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|The Family Stone|
|R E V I E W B Y R I C H C L I N E||
dir-scr Thomas Bezucha|
with Diane Keaton, Sarah Jessica Parker, Dermot Mulroney, Claire Danes, Luke Wilson, Rachel McAdams, Craig T Nelson, Tyrone Giordano, Brian White, Elizabeth Reaser, Paul Schneider, Savannah Stehlin
release US/UK 16.Dec.05
05/US Fox 1h43
Meet the mother: Parker, Mulroney and Keaton
Q&A WITH DIANE KEATON
and SARAH JESSICA PARKER
As with most real-life families, relationships in this film are a combination of humour and emotion, usually both at the same time. Writer-director Bezucha deftly avoids stereotypes to bring us an entertaining and honest family comedy.
Sybil and Kelly Stone (Keaton and Nelson) have their five kids home in New England for Christmas. Eldest son Everett (Mulroney) brings his uptight new girlfriend (Parker), who doesn't gel with the Stones' bohemian liberalism, so she asks her sister (Danes) to join them. Earth mother Susan (Reaser) arrives pregnant, with her precocious daughter (Stehlin). Ben (Wilson) brings his hippy vibe with him from Berkeley. Thad (Giordano) has the most stable relationship--with partner Patrick (White). And Amy (McAdams) just can't let anything remain unsaid. It's going to be an eventful Christmas.
While the film has the lively energy of any wacky holiday comedy, there's a raw subtext that makes it much more than that--recognisable compassion and cruelty, isolation and physical intimacy, subtle liaisons and hard-to-surmount barriers. This is an astute examination of family relationships that brilliantly balances biting satire and warm affection. Bezucha clearly understands how relatives mean the world to us and also drive us crazy, and he slices through each scene with shrewd insight that actually takes us somewhere.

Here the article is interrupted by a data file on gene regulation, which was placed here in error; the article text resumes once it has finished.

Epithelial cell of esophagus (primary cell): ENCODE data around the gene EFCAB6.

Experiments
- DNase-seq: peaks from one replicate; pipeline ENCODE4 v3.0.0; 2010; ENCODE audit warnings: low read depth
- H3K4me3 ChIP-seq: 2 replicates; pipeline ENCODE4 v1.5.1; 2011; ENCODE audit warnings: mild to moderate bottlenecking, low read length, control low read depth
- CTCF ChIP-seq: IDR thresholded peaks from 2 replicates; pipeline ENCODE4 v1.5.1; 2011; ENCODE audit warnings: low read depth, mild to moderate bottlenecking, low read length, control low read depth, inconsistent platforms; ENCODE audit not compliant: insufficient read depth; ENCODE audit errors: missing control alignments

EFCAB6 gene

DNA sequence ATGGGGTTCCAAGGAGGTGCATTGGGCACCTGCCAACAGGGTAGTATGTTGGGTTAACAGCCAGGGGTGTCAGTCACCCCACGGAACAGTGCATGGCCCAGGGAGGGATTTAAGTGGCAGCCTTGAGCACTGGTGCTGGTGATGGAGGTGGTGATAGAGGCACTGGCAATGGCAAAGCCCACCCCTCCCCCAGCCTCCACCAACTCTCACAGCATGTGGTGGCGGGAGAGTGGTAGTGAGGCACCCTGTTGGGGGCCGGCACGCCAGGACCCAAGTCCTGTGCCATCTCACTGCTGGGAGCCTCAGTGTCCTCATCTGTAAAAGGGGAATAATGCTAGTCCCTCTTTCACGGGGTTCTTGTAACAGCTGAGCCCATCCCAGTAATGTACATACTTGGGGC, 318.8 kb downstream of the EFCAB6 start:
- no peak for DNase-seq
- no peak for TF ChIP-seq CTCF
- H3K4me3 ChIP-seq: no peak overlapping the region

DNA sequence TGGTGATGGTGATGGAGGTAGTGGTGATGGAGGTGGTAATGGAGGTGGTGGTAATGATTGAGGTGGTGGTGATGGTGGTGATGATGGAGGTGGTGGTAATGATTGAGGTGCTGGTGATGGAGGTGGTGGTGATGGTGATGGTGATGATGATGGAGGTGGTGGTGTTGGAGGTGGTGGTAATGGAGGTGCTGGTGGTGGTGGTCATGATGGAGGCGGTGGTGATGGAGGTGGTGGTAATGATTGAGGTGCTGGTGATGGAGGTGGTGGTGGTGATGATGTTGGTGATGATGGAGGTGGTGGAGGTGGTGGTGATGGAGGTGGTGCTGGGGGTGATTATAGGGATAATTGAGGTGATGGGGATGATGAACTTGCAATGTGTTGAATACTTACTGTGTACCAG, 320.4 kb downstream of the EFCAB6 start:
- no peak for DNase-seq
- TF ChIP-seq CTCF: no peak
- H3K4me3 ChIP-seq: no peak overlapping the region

The characters maintain their complexity through fine writing and superior performances. Keaton can play this kind of role in her sleep, but even she's challenged by Sybil, and shines in several remarkable scenes. Everyone in this seamless cast has their moments; our lingering affection for Parker's tense New Yorker is a nice surprise, as are the tenderness that orbits Giordano's character and the telling cracks in McAdams' bravado.
In the end, the film perhaps won't tell us anything we don't already know. But that's not the point. The bookend scenes are startlingly distinct, yet exactly the same. The confrontations touch on everyday taboos like race, sexuality, illness and disability. In such a black comedy, the powerful surge of emotion catches us off guard. Maybe the point is that we're not so different after all: everyone's a mess, and that's not necessarily a bad thing.
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© 2005 by Rich Cline, Shadows on the Wall
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